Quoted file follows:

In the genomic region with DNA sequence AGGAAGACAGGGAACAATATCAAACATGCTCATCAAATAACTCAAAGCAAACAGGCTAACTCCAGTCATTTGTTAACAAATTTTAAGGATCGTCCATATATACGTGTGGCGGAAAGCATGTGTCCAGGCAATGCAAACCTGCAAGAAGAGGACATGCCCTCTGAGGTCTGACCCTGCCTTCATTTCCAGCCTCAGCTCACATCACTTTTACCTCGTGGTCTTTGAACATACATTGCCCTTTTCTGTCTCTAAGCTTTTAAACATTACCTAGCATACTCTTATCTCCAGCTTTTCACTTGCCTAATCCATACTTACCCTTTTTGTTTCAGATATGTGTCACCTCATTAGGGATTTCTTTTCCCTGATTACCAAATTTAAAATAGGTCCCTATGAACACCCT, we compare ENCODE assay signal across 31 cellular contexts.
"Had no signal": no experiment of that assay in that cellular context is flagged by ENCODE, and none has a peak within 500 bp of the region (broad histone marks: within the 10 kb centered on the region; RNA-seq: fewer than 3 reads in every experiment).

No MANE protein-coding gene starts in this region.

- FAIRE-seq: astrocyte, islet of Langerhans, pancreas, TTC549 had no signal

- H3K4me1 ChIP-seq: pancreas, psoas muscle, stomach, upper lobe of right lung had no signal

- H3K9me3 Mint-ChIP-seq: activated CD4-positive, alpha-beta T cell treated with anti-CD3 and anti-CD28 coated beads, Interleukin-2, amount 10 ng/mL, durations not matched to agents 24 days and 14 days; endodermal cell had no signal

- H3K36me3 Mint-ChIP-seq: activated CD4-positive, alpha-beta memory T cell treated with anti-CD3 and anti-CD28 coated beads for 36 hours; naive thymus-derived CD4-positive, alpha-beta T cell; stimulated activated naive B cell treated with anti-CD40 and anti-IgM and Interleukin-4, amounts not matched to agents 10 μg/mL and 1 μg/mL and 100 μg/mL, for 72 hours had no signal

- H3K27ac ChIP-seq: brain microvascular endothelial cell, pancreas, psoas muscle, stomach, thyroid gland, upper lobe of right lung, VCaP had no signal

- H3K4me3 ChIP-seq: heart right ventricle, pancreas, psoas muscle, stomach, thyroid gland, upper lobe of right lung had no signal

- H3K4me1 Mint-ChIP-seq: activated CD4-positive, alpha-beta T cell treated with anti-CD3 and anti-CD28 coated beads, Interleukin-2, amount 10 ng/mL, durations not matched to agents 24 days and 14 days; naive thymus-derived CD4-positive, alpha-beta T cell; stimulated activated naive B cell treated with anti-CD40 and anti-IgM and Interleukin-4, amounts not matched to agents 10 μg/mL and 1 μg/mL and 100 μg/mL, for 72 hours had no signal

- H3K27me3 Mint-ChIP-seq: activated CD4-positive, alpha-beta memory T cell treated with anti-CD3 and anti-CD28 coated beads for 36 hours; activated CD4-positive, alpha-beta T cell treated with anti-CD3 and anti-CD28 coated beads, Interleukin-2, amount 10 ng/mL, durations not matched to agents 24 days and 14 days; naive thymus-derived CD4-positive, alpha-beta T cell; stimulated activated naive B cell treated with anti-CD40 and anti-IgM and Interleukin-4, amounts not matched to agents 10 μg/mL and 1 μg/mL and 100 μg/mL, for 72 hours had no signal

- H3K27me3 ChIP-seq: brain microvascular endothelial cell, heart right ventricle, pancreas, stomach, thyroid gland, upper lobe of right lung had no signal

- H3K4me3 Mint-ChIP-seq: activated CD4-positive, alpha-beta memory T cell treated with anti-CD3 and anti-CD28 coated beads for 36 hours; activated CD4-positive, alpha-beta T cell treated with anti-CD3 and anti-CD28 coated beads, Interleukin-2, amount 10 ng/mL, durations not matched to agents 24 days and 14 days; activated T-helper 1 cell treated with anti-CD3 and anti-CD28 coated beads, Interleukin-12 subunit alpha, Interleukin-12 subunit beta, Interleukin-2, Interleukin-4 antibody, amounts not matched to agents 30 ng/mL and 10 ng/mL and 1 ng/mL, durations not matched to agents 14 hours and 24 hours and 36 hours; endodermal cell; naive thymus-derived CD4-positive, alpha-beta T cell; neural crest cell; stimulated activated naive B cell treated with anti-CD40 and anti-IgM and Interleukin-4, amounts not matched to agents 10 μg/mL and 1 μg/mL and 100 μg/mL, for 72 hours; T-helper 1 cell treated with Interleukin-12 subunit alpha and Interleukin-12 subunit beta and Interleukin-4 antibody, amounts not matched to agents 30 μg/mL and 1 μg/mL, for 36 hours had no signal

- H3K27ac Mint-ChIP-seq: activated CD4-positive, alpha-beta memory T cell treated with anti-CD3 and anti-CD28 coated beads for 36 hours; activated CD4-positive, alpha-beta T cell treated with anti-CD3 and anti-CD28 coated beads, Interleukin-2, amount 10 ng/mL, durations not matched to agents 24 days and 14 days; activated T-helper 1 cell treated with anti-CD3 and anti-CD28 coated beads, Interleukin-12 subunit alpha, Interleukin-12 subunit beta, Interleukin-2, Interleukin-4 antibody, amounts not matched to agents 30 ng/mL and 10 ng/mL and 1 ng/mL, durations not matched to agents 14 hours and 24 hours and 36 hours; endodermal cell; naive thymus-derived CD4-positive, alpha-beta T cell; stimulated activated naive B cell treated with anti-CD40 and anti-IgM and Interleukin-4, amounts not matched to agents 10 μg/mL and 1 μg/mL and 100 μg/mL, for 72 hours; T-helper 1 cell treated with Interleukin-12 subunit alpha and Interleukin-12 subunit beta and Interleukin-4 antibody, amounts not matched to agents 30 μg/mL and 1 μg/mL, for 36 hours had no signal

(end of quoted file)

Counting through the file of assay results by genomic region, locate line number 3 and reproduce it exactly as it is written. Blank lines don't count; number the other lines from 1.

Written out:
No MANE protein-coding gene starts in this region.